My presentation will look at four main themes:

  1. Geography, Geographers, Crisis – a case for Geography and the work of geographers in times of crisis

    SPACIT, geo-media competences

    Geo-media competences

  2. Geography, Geographers, Futures - emergent themes and geo-perspectives 
  3. Geography Associations, Crisis  and Communications - the role of organisations 
  4. Communicating Geography and geographers  - who and how do we communicate Geography, innovative projects

It will be a great opportunity to showcase some of our exciting and innovative projects, like Spatial Citizenship, GeoCapabilities and GeoSkills Plus.Geocapabilities logo

Congress Web site - keynote presentation (29Mb)

spatial citizenship

Spatial Citizenship


SPACIT project logo

The term “urban jungle” has been used for some time to describe the environment created by the growth and development of our cities, the activities and infrastructures people produce. In the jungle, many youngsters have become dislocated from the environment in which they live, they do not have the skills to properly navigate the jungle or follow the laws of the jungle. I think this is because of the narrow curriculum (dominated by literacy, numeracy …….) delivered in our schools. Youngsters learn from the laws of the street, education has become external/marginal to their world. The Spatial Citizenship Project tries to redress this situation.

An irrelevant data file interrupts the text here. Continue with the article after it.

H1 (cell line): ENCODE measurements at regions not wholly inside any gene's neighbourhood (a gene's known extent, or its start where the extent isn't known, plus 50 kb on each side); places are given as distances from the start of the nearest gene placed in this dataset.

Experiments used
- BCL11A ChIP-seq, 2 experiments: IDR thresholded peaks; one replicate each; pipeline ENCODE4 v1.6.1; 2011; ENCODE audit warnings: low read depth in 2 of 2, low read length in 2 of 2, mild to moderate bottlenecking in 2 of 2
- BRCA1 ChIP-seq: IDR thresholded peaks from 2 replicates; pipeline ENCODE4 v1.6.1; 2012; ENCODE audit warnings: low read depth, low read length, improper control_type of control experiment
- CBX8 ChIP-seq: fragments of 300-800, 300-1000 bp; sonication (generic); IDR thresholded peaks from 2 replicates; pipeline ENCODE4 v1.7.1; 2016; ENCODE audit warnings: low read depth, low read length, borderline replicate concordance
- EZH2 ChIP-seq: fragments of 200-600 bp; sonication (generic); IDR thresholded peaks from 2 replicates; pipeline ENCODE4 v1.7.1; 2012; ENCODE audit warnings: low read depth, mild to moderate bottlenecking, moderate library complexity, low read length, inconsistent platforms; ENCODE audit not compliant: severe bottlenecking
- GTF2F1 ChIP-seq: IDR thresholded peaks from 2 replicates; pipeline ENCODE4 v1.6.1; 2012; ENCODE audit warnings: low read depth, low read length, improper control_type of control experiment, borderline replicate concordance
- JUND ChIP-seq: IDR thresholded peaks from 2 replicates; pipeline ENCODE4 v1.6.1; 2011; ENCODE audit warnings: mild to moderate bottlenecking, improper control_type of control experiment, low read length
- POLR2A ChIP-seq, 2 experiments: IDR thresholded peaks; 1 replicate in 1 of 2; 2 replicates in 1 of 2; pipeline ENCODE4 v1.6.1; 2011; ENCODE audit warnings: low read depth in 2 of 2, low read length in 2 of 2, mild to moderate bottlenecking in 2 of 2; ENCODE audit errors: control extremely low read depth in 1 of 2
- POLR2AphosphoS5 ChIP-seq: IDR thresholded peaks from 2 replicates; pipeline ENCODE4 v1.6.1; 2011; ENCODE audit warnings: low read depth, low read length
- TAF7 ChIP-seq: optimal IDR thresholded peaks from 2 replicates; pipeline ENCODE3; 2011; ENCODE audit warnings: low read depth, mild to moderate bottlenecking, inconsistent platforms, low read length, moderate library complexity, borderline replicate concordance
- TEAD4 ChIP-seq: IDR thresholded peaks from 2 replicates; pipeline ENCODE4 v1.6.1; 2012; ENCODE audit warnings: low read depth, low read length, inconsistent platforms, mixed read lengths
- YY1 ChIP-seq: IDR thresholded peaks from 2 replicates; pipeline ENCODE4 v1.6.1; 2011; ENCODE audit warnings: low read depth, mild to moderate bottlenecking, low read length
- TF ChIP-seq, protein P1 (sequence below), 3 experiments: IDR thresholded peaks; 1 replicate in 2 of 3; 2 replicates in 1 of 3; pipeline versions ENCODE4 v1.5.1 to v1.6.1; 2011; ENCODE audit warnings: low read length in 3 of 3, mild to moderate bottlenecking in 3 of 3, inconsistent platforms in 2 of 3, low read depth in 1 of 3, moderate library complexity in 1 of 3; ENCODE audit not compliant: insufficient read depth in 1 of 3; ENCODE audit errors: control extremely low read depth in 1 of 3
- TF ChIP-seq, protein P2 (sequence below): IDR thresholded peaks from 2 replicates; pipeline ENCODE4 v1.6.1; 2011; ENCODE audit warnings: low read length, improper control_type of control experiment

Young people need to be helped (through education) to understand, appreciate and relate more closely to the places they live in. We defined this in a recent article as ‘spatial citizenship’, whereby place, space, ownership and responsibility are interconnected. In the article we suggest that education needs to involve much more than classroom abstraction from the real world, it should be connected closely to learning in and about our world. So, all youngsters need a good “geographical” education to provide them with a real sense of place (including their place) in their community.

The availability of location-based technologies and open access to geoinformation affords an excellent opportunity to effectively integrate the real world with geo-media communicated through social networks into school education. It would also help students actively participate in the world they navigate. Yet such geotechnologies are used in less than 1% of schools. The paper and further research goes on to introduce some of the key concepts through which spatial citizenship could be addressed as a core area in the curriculum.

geo-media, spatial citizenship, education, Geography

Using geo-media